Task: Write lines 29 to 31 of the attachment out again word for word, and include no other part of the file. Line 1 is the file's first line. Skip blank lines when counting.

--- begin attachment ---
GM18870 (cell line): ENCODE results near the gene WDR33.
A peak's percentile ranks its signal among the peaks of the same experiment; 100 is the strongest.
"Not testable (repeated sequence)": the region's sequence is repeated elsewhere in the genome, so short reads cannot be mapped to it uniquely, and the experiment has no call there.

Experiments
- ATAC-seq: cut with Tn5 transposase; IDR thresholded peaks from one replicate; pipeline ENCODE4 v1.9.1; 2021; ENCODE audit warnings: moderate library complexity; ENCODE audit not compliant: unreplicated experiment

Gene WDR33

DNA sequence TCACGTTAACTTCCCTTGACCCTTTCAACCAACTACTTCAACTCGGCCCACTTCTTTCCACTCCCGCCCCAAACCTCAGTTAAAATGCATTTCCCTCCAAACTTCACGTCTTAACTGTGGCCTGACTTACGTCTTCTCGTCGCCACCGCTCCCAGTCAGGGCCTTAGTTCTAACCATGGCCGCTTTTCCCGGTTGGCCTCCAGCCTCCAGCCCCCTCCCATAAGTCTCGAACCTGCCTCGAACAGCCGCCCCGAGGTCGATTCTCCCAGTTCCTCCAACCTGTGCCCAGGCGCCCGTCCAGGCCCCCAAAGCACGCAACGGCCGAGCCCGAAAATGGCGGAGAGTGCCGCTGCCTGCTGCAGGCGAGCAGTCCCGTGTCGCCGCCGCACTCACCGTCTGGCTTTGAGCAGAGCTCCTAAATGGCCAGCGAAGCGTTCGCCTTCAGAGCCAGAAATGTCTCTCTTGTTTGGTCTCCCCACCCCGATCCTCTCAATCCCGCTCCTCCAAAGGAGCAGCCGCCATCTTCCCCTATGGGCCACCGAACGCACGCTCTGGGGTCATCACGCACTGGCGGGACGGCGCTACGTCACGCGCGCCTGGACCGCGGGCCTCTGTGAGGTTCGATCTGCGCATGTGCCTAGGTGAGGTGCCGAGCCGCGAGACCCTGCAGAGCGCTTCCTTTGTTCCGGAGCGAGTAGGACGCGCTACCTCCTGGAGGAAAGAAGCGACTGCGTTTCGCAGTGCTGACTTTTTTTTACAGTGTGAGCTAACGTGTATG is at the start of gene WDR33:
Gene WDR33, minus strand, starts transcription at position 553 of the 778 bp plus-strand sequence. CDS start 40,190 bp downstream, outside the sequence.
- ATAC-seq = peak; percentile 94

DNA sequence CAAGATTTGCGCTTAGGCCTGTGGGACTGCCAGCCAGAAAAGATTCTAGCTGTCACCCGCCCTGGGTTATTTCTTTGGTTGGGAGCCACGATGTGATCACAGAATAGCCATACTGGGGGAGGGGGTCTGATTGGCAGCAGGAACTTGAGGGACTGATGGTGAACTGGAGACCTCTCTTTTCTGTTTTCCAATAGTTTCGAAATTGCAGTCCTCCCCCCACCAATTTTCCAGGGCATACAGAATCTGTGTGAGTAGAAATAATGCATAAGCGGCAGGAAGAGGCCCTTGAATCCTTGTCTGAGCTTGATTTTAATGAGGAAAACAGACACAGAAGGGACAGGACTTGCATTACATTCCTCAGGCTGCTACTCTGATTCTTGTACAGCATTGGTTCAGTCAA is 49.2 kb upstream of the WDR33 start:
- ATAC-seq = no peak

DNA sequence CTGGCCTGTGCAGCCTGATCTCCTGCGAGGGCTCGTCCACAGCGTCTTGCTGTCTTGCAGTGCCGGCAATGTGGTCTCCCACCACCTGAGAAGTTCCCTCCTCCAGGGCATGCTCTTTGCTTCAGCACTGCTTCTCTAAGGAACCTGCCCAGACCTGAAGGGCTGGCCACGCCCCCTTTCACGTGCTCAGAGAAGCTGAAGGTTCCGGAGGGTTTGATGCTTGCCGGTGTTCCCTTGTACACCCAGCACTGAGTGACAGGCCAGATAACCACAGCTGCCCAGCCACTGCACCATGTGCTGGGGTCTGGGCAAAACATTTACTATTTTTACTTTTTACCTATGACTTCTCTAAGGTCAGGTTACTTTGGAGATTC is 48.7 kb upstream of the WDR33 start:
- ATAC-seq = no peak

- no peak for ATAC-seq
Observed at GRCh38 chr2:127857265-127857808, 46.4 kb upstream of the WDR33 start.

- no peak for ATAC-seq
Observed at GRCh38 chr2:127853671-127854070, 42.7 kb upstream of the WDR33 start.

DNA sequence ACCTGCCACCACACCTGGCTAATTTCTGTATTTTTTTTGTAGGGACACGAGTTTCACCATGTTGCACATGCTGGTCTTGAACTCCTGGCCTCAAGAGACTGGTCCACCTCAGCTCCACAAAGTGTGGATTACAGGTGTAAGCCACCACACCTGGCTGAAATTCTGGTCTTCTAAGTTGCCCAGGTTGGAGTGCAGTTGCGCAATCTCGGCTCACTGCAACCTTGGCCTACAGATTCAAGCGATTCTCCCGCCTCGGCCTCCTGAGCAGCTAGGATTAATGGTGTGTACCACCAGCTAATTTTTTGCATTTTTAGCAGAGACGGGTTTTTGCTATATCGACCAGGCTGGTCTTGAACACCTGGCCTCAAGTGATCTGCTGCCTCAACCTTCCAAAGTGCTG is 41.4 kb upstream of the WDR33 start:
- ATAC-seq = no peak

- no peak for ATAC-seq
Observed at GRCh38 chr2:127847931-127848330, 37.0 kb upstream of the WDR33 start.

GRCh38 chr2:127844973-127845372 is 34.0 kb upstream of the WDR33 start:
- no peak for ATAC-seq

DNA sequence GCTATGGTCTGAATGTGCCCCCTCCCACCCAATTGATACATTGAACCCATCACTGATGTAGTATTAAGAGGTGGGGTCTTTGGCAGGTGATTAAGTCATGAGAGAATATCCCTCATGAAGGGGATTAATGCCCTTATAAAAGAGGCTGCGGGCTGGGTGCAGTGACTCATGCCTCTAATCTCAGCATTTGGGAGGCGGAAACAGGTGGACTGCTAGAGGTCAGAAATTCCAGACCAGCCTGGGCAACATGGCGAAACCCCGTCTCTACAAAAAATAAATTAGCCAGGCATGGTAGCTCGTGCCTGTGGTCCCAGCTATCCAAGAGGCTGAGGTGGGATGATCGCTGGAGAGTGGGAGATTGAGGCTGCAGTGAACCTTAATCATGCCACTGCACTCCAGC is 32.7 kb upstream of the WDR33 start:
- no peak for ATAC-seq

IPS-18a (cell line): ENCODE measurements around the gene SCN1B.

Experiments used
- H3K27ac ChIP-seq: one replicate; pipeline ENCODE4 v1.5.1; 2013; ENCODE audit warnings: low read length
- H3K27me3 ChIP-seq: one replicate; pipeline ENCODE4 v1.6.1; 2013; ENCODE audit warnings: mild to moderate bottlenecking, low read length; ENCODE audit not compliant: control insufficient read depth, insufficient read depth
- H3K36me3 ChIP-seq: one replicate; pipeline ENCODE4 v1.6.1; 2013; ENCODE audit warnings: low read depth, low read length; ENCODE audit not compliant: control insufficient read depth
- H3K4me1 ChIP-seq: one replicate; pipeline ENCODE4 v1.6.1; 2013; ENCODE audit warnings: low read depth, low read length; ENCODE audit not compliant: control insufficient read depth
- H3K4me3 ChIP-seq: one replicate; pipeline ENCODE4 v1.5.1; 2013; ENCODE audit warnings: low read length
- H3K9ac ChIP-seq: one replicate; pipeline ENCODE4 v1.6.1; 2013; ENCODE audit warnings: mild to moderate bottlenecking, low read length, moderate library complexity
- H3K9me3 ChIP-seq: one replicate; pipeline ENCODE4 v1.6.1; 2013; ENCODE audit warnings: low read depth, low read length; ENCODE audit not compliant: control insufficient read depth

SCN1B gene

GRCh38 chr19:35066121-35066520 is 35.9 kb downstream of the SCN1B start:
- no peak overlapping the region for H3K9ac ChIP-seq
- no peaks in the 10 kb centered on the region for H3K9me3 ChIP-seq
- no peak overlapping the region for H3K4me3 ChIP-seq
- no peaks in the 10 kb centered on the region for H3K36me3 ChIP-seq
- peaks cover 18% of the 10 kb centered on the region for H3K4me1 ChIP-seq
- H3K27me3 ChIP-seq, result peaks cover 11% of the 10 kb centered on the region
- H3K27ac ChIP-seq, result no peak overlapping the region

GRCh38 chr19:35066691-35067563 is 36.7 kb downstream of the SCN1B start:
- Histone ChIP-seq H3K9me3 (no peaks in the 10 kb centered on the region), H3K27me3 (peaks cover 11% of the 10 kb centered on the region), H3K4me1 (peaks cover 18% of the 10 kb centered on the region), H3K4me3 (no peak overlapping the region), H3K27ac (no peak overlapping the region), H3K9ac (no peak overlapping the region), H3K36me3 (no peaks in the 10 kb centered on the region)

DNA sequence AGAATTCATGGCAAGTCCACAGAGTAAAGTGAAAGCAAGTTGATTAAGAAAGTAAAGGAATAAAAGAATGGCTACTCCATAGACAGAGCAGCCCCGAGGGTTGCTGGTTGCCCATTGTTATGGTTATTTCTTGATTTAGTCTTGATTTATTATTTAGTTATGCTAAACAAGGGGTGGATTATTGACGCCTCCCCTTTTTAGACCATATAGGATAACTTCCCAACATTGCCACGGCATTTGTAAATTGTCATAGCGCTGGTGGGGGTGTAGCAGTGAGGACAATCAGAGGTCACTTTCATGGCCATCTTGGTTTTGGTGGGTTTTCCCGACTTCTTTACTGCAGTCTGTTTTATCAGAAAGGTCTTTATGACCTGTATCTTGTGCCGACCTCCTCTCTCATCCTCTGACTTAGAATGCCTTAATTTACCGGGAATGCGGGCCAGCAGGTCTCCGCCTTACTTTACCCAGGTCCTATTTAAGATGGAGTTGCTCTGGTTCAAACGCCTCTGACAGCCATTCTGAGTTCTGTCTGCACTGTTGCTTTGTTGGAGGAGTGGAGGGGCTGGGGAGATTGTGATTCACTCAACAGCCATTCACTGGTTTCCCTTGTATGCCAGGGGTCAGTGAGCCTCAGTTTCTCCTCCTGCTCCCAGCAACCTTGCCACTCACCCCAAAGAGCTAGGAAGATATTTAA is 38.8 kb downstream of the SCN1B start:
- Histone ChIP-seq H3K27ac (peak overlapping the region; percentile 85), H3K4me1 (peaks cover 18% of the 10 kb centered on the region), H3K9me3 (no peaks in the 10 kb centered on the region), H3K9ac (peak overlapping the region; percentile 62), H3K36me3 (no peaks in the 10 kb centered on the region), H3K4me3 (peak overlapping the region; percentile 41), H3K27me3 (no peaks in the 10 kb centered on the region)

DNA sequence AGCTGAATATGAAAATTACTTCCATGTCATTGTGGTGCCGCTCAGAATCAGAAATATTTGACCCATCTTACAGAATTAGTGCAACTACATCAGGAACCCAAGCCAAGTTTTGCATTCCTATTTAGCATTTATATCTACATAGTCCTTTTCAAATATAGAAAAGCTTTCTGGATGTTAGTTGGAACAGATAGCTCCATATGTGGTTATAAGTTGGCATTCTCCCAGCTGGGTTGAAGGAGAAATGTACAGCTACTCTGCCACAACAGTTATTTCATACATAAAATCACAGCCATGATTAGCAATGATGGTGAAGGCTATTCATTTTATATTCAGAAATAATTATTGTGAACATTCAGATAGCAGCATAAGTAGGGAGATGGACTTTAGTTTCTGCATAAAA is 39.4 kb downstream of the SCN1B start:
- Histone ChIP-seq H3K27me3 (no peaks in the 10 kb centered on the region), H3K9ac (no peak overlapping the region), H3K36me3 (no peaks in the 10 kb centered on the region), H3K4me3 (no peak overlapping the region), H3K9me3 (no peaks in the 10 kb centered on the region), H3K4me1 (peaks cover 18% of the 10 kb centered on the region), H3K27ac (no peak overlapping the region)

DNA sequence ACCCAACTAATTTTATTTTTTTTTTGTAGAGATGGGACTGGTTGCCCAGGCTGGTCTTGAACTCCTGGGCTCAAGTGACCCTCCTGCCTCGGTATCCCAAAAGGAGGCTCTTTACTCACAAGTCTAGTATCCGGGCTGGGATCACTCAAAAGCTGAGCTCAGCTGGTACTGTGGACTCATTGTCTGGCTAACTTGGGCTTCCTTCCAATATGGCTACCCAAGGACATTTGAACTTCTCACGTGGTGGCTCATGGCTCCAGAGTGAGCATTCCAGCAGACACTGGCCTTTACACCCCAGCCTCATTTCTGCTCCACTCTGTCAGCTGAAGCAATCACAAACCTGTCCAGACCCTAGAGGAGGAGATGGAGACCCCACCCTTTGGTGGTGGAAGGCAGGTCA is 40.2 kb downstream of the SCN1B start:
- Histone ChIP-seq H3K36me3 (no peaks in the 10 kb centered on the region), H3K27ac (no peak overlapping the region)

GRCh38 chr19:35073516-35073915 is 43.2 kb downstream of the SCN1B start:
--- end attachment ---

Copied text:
- H3K27me3 ChIP-seq: one replicate; pipeline ENCODE4 v1.6.1; 2013; ENCODE audit warnings: mild to moderate bottlenecking, low read length; ENCODE audit not compliant: control insufficient read depth, insufficient read depth
- H3K36me3 ChIP-seq: one replicate; pipeline ENCODE4 v1.6.1; 2013; ENCODE audit warnings: low read depth, low read length; ENCODE audit not compliant: control insufficient read depth
- H3K4me1 ChIP-seq: one replicate; pipeline ENCODE4 v1.6.1; 2013; ENCODE audit warnings: low read depth, low read length; ENCODE audit not compliant: control insufficient read depth